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Bran's Time Loop Twist On Game Of Thrones, Explained

MTV News asks, 'Is everything Bran's fault?'

Bran Stark made a horrible mistake on Sunday night's Game of Thrones, but in doing so, he irrevocably changed the game as we know it. Time is a flat circle, and of course Bran is the key to it all.

[Warning: major spoilers from Sunday night's episode of Game of Thrones ("The Door") lie ahead.]

Remember when I told you to stop sleeping on Bran? Well, I meant it. Love him or hate him, it's obvious that Bran's connection to the overall tale of ice and fire is more integral than anyone ever anticipated. Bran's ability to travel through time is a powerful tool, and as we witnessed in "The Door," his actions have an immense impact on the present. Case in point: Hodor.

Oh, Hodor. Or should I say Wyllis? You poor, big beautiful soul. You didn't deserve what happened to you.

At the end of the dramatic hour, Bran's longtime companion sacrificed himself to save Bran and Meera from a nasty horde of wights. Hodor held the door while they escaped, hopefully giving them enough time to get a substantial lead. But his death wasn't a surprise; it was fate.

When we saw a verbose young stableboy named Wyllis in Bran's vision of the past earlier this season, we knew the story of how Hodor became Hodor was going to be important, but we had no idea it would reveal a delicate time loop. ***GENRE FICTION ALERT***

As Bran travelled back in time to Hodor's youth in Winterfell, the combination of his time-travel magic and Meera's frantic cries for Hodor to "hold the door" against the wights in the present timeline caused a devastating ripple effect for Wyllis. The brain-melting seizure left him only able to say one word for the rest of his life: "Hodor."

TL;DR: Every time Bran has one of his visions, it creates a time bridge, connecting present Bran to the past. When Bran warged into Hodor in the present, he did so while observing the past, which then caused young Wyllis to seize and connect with his future self. So when Meera told Hodor to "hold the door," young Wyllis received the message. Hold the door = Hodor.

So again, let me reiterate: Bran is the catalyst to the past, present, and future -- and that makes him the most powerful MF in all of Westeros. And since he got himself marked by the Night's King, he's also the guy responsible for inevitably bringing down the Wall (sorry, Edd!) and the wights' long-awaited invasion on Westeros. See? Bran makes stuff happen!

Remember when he cried out to his father at the Tower of Joy? In George R.R. Martin's A Dance With Dragons, it's implied that he hears a whisper on the wind, but the show seemed to imply something more. If the Night's King was able to reach out and mark Bran, then who's to say Ned Stark didn't hear his young son at the tower? What other time loops has Bran created? Has Bran been unknowingly manipulating everything from the jump?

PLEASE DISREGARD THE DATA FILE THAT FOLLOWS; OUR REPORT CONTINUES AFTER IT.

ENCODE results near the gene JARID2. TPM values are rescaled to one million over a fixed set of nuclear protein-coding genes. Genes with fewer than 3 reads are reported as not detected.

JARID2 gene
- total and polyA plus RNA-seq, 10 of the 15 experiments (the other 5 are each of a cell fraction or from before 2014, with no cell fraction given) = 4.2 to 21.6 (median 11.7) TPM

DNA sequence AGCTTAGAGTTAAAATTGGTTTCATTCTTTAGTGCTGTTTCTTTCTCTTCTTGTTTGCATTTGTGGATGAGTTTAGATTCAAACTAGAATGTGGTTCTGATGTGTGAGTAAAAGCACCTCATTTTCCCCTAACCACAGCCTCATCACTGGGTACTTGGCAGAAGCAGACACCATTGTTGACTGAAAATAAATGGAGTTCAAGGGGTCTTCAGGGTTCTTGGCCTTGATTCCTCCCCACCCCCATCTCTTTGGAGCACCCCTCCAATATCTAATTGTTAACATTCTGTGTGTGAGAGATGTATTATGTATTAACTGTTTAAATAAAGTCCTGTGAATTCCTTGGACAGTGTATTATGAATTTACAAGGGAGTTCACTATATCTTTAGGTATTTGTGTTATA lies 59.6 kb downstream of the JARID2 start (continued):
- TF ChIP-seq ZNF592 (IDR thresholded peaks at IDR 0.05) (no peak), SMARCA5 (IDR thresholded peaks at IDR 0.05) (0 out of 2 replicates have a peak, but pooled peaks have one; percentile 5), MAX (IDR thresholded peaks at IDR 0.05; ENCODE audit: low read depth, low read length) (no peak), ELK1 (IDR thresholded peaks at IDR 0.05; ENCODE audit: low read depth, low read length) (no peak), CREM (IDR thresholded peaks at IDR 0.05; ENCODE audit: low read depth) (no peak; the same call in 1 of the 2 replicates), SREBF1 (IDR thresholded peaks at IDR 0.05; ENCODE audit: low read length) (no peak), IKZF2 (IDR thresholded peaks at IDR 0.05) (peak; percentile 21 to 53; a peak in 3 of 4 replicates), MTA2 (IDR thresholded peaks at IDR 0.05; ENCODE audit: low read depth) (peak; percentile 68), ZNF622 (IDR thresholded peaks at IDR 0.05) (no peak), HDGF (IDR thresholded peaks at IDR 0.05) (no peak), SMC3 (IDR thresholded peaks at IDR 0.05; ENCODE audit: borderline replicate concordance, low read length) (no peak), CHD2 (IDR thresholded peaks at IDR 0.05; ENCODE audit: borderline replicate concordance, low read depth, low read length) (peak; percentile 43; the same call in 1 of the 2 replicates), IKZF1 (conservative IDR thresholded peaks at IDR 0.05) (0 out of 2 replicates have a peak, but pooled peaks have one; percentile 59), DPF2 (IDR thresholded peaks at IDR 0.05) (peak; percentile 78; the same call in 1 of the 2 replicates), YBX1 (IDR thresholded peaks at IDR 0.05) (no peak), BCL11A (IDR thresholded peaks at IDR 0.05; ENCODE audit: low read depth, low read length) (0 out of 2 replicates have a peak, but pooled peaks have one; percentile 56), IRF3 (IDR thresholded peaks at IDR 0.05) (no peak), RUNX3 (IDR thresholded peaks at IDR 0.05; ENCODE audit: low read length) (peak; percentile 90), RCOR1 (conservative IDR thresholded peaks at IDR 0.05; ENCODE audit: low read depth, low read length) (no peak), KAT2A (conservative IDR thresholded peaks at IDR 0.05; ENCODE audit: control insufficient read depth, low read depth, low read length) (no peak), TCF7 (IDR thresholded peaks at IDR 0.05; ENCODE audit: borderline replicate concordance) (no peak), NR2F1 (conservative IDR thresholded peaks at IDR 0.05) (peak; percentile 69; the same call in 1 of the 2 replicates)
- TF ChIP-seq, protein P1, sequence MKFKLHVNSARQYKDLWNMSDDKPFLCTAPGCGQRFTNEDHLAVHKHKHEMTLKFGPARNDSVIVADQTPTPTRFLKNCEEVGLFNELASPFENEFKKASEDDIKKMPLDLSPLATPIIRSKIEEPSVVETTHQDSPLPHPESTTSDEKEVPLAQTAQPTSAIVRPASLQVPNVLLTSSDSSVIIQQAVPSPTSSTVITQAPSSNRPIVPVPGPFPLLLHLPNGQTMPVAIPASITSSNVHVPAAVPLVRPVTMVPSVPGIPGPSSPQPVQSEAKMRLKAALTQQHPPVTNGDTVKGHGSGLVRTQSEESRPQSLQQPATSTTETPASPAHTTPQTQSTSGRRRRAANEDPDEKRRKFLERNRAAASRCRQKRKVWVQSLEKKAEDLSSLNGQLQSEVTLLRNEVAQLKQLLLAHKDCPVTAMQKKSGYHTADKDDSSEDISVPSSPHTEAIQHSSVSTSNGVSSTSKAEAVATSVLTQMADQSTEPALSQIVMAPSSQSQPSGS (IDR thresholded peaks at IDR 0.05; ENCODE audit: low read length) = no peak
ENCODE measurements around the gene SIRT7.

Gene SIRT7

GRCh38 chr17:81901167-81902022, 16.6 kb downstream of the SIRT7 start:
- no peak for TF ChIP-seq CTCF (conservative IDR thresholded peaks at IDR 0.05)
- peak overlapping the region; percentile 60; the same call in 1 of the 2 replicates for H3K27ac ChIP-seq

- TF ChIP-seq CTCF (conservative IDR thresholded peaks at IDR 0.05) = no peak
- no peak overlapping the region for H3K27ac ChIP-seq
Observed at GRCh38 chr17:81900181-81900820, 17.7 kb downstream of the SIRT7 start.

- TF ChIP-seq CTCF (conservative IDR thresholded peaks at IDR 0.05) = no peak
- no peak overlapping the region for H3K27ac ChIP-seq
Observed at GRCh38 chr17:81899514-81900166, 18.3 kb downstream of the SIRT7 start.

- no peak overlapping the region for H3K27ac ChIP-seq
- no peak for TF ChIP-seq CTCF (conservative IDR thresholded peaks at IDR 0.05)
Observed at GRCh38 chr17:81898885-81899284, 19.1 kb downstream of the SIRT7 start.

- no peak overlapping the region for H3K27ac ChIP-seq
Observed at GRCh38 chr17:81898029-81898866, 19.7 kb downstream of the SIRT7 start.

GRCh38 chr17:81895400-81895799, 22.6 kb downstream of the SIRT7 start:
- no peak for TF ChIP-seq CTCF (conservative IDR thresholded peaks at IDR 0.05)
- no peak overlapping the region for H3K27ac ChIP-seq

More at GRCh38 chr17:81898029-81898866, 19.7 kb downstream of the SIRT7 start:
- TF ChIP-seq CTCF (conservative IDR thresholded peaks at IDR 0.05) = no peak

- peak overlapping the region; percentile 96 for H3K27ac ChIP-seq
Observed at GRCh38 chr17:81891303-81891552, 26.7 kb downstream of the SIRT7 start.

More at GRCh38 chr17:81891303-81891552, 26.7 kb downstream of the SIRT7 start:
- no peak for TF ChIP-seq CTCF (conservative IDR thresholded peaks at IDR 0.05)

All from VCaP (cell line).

Earlier in the season, the Three-Eyed Raven told Bran the nature of his abilities. "We watch, we listen, and we remember. The past is already written. The ink is dry," he said. Unless, it's not. Bran might not have changed the past, but it did close a time loop, one that he created. So yes, Bran does have the power to change the past, but only in a way that leads to the present outcome. Theoretically, Bran can be responsible for anything and everything. (I don't think it's a coincidence that Bran's namesake is Bran The Builder, the founder of House Stark and the man responsible for constructing The Wall.)

The direct comparisons to Lost are not lost on showrunners David Benioff and D.B. Weiss. In fact, "The Door" was directed by Jack Bender, the same man who directed "The Constant" episode on Lost, the time-travel drama that became bogged down by its own mythology. And there are similar concerns when it comes to Game of Thrones. How can a show that already features dragons, wights, children of the forest, and magic now incorporate time travel?

Martin has always been candid about his intentions to subvert fantasy genre tropes in A Song of Ice and Fire, so those hoping for a happy ending should look elsewhere. And those hoping for a simple tale of wights v. dragons should know that Martin had a little something extra up his sleeve.

Time travel is messy and complicated, but it also leads to those kind of mind-fuck moments we've come to expect from Thrones. And remember: This is a show that brought Jon Snow back from the dead, so anything can happen.


VMAs 2017